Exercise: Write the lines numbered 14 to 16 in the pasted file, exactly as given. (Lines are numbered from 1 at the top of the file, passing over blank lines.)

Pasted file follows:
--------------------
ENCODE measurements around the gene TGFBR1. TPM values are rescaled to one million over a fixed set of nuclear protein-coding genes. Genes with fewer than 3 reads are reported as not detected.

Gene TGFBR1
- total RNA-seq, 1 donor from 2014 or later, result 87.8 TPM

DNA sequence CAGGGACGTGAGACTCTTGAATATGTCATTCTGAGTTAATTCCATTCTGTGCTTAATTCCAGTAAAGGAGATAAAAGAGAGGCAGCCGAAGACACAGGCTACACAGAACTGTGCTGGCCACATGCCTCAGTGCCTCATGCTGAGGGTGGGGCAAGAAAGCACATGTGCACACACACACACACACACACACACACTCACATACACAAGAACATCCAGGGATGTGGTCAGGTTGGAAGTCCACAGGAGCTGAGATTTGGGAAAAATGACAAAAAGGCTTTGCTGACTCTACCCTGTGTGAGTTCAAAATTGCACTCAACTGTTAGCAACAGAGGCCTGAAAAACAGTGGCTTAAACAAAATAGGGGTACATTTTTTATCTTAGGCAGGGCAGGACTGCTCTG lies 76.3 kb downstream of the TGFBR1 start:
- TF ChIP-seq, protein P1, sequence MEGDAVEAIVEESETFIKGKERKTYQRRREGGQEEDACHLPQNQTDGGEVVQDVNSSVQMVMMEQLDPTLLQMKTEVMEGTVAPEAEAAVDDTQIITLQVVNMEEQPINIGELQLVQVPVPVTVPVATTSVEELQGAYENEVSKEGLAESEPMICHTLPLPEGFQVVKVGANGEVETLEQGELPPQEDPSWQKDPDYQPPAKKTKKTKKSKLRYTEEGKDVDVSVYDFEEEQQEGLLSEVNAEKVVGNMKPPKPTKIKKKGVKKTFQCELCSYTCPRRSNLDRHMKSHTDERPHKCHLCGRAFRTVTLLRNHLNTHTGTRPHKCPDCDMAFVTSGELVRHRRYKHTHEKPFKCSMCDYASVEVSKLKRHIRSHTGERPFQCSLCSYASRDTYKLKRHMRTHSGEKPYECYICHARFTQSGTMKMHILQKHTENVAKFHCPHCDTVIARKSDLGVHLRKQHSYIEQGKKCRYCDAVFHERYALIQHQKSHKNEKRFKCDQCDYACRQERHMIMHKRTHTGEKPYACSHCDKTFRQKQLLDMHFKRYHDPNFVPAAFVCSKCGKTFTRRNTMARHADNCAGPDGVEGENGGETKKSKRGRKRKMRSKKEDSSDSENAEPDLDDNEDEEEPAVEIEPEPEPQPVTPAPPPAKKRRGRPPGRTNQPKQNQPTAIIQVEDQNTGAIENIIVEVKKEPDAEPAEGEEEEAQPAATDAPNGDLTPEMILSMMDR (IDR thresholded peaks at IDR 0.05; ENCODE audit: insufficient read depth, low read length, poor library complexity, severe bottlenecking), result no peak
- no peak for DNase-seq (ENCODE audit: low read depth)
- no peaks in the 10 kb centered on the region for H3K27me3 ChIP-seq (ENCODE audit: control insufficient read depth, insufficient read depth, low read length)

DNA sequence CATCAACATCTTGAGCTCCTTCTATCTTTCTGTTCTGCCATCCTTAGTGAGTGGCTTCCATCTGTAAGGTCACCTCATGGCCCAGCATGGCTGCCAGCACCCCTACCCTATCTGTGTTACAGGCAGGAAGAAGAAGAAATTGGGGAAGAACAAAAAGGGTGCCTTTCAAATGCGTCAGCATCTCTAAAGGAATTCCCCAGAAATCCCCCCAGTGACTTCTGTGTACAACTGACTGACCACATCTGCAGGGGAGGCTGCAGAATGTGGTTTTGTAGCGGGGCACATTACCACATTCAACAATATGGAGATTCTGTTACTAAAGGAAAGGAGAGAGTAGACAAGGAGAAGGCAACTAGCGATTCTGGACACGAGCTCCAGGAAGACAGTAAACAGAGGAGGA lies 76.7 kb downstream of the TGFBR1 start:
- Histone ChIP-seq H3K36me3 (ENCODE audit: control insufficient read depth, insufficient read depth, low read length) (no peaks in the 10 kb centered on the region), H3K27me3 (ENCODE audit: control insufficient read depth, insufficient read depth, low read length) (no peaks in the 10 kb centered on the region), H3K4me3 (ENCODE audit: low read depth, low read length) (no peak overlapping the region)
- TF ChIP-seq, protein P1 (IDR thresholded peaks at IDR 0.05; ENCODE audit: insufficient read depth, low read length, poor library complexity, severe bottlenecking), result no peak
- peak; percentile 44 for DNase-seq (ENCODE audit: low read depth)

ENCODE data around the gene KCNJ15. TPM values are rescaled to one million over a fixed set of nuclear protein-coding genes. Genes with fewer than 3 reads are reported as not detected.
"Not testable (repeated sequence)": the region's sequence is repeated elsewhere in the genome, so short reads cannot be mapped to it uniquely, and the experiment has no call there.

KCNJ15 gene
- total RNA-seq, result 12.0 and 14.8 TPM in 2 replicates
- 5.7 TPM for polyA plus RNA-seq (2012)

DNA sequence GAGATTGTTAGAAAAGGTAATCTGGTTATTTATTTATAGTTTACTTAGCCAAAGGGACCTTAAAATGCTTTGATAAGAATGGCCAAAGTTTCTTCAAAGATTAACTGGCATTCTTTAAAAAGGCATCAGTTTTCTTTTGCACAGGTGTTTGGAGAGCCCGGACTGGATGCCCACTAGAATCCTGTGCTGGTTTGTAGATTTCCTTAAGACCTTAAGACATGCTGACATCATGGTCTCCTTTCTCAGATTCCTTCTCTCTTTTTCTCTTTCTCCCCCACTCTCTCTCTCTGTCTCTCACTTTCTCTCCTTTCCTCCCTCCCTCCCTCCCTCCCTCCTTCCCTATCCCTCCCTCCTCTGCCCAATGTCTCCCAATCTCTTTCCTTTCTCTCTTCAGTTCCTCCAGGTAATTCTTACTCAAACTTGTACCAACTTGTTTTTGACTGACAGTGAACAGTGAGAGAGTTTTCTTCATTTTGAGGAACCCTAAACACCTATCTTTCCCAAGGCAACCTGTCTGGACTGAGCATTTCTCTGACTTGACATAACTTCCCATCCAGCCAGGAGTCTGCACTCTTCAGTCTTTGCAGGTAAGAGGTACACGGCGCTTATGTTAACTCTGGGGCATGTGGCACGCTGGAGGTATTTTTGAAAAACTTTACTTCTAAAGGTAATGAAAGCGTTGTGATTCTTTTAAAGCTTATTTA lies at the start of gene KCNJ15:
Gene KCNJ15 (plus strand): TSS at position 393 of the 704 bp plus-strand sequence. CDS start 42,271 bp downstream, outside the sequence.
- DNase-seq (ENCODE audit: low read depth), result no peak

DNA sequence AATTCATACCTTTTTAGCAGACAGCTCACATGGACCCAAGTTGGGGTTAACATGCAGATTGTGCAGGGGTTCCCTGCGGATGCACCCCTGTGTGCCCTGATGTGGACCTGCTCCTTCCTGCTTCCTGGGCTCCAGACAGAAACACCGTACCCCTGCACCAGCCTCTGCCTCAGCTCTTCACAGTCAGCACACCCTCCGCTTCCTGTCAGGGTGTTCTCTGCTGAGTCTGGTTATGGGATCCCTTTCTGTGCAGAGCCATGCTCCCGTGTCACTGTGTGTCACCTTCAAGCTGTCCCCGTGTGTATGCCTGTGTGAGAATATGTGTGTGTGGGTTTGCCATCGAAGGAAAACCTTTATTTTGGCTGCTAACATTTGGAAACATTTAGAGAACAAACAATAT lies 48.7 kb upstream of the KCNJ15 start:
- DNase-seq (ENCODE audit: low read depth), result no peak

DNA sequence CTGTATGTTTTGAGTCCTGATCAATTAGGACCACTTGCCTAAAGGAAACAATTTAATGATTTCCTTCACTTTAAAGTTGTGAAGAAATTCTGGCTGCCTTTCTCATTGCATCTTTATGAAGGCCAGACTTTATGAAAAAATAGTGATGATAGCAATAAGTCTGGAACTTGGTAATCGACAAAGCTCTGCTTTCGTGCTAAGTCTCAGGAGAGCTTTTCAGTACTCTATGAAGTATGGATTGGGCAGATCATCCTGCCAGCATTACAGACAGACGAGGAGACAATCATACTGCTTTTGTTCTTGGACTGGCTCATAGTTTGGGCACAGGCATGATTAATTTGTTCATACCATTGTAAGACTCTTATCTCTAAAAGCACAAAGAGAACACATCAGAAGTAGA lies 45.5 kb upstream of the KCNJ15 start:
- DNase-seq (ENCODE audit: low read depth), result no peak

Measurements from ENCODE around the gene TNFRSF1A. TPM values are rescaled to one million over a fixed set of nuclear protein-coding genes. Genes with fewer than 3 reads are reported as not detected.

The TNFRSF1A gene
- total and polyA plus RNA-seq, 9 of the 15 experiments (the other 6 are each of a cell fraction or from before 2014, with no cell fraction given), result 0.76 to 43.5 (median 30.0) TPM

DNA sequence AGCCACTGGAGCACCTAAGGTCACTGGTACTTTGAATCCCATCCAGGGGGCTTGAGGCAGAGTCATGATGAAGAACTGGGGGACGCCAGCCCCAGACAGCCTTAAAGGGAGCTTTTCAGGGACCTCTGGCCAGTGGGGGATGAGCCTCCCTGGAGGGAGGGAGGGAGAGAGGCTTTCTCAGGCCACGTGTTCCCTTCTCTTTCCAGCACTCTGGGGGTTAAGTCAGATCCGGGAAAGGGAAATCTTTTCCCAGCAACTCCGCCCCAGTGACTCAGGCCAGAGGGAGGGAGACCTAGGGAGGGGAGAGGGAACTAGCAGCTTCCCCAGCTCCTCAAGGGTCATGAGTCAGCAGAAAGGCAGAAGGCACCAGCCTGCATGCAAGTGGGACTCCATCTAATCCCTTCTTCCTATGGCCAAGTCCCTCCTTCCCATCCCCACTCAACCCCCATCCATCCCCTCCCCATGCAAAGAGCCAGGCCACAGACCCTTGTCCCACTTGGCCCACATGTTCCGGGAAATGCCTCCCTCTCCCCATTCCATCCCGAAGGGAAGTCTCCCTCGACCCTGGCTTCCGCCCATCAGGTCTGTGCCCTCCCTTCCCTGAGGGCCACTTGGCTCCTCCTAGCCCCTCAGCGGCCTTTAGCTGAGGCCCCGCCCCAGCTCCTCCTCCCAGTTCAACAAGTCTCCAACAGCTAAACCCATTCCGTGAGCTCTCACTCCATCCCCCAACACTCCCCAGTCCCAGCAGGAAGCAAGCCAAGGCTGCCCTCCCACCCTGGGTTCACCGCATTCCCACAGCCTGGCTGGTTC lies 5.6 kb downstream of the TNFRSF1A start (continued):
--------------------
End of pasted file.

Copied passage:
KCNJ15 gene
- total RNA-seq, result 12.0 and 14.8 TPM in 2 replicates
- 5.7 TPM for polyA plus RNA-seq (2012)